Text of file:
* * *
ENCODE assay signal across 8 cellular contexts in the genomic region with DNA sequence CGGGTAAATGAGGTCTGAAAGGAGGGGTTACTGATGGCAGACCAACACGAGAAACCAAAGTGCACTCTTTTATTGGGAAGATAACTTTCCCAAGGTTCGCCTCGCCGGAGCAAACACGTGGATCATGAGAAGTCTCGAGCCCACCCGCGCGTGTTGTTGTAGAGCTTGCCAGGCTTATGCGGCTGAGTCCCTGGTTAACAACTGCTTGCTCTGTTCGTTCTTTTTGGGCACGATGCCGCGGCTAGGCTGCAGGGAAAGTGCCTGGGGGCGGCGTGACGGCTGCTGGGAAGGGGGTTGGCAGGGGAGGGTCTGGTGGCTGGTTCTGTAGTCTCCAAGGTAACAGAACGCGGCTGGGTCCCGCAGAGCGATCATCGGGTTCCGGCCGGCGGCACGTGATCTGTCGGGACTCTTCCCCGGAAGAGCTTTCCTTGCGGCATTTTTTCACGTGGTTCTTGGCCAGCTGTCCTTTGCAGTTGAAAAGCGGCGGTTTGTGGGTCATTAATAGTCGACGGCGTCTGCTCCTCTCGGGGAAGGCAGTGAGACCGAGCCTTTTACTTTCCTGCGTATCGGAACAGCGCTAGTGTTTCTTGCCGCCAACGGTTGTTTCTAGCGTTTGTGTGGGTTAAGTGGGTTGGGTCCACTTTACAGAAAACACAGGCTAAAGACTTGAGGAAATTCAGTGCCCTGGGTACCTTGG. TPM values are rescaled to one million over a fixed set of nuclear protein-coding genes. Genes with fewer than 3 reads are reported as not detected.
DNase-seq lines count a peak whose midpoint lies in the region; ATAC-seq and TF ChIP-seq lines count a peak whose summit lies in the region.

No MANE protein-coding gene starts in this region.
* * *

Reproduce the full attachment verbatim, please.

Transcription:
ENCODE assay signal across 8 cellular contexts in the genomic region with DNA sequence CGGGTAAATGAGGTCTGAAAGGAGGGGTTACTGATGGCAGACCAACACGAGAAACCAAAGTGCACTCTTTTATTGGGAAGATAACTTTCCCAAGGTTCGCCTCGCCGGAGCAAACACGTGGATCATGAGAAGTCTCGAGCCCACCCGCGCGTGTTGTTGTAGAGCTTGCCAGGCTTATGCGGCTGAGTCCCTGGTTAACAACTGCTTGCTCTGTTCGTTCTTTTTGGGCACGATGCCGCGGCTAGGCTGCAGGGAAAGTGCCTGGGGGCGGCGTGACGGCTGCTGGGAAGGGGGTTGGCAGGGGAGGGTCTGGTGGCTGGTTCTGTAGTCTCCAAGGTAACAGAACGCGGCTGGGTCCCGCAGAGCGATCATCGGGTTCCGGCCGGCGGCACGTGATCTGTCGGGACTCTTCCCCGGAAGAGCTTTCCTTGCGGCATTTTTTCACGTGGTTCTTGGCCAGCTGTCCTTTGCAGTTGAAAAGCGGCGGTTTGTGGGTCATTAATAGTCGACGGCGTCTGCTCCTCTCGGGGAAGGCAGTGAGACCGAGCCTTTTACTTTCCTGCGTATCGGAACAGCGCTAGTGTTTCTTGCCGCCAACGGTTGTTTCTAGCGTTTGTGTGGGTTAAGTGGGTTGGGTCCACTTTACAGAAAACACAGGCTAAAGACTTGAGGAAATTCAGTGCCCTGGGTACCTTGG. TPM values are rescaled to one million over a fixed set of nuclear protein-coding genes. Genes with fewer than 3 reads are reported as not detected.
DNase-seq lines count a peak whose midpoint lies in the region; ATAC-seq and TF ChIP-seq lines count a peak whose summit lies in the region.

No MANE protein-coding gene starts in this region.